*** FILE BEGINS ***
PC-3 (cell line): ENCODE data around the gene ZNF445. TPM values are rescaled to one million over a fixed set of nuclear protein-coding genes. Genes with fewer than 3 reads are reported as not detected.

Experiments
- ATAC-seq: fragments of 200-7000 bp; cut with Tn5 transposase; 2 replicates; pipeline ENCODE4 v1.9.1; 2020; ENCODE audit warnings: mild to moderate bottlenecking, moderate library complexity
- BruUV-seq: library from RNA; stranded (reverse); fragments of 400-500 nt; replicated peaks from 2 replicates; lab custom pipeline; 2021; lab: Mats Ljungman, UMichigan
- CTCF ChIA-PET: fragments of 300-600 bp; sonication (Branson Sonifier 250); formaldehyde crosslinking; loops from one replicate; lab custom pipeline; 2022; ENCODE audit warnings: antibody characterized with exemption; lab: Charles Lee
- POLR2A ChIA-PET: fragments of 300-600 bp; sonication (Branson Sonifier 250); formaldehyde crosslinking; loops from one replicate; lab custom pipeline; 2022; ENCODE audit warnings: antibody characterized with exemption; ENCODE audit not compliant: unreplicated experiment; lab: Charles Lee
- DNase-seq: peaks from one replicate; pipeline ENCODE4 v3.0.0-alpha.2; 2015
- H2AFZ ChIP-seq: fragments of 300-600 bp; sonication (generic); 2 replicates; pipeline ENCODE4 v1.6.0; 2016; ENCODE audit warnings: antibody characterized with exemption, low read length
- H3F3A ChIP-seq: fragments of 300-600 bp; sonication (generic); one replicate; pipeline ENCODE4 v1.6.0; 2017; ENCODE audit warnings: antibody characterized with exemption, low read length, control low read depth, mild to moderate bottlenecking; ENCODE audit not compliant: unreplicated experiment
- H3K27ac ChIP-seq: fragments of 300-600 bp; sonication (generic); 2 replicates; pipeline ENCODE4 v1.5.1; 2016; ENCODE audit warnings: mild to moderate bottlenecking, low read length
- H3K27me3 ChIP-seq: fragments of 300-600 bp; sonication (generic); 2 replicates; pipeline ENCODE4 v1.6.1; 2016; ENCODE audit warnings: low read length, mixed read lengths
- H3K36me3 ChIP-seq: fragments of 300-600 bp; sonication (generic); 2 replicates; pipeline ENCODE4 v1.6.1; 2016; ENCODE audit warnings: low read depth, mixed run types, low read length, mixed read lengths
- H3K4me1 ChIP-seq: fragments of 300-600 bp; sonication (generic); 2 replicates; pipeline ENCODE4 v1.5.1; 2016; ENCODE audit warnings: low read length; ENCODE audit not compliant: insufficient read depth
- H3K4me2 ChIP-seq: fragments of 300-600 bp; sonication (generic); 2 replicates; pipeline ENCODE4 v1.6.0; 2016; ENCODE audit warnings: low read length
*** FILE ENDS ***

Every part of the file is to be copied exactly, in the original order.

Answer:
PC-3 (cell line): ENCODE data around the gene ZNF445. TPM values are rescaled to one million over a fixed set of nuclear protein-coding genes. Genes with fewer than 3 reads are reported as not detected.

Experiments
- ATAC-seq: fragments of 200-7000 bp; cut with Tn5 transposase; 2 replicates; pipeline ENCODE4 v1.9.1; 2020; ENCODE audit warnings: mild to moderate bottlenecking, moderate library complexity
- BruUV-seq: library from RNA; stranded (reverse); fragments of 400-500 nt; replicated peaks from 2 replicates; lab custom pipeline; 2021; lab: Mats Ljungman, UMichigan
- CTCF ChIA-PET: fragments of 300-600 bp; sonication (Branson Sonifier 250); formaldehyde crosslinking; loops from one replicate; lab custom pipeline; 2022; ENCODE audit warnings: antibody characterized with exemption; lab: Charles Lee
- POLR2A ChIA-PET: fragments of 300-600 bp; sonication (Branson Sonifier 250); formaldehyde crosslinking; loops from one replicate; lab custom pipeline; 2022; ENCODE audit warnings: antibody characterized with exemption; ENCODE audit not compliant: unreplicated experiment; lab: Charles Lee
- DNase-seq: peaks from one replicate; pipeline ENCODE4 v3.0.0-alpha.2; 2015
- H2AFZ ChIP-seq: fragments of 300-600 bp; sonication (generic); 2 replicates; pipeline ENCODE4 v1.6.0; 2016; ENCODE audit warnings: antibody characterized with exemption, low read length
- H3F3A ChIP-seq: fragments of 300-600 bp; sonication (generic); one replicate; pipeline ENCODE4 v1.6.0; 2017; ENCODE audit warnings: antibody characterized with exemption, low read length, control low read depth, mild to moderate bottlenecking; ENCODE audit not compliant: unreplicated experiment
- H3K27ac ChIP-seq: fragments of 300-600 bp; sonication (generic); 2 replicates; pipeline ENCODE4 v1.5.1; 2016; ENCODE audit warnings: mild to moderate bottlenecking, low read length
- H3K27me3 ChIP-seq: fragments of 300-600 bp; sonication (generic); 2 replicates; pipeline ENCODE4 v1.6.1; 2016; ENCODE audit warnings: low read length, mixed read lengths
- H3K36me3 ChIP-seq: fragments of 300-600 bp; sonication (generic); 2 replicates; pipeline ENCODE4 v1.6.1; 2016; ENCODE audit warnings: low read depth, mixed run types, low read length, mixed read lengths
- H3K4me1 ChIP-seq: fragments of 300-600 bp; sonication (generic); 2 replicates; pipeline ENCODE4 v1.5.1; 2016; ENCODE audit warnings: low read length; ENCODE audit not compliant: insufficient read depth
- H3K4me2 ChIP-seq: fragments of 300-600 bp; sonication (generic); 2 replicates; pipeline ENCODE4 v1.6.0; 2016; ENCODE audit warnings: low read length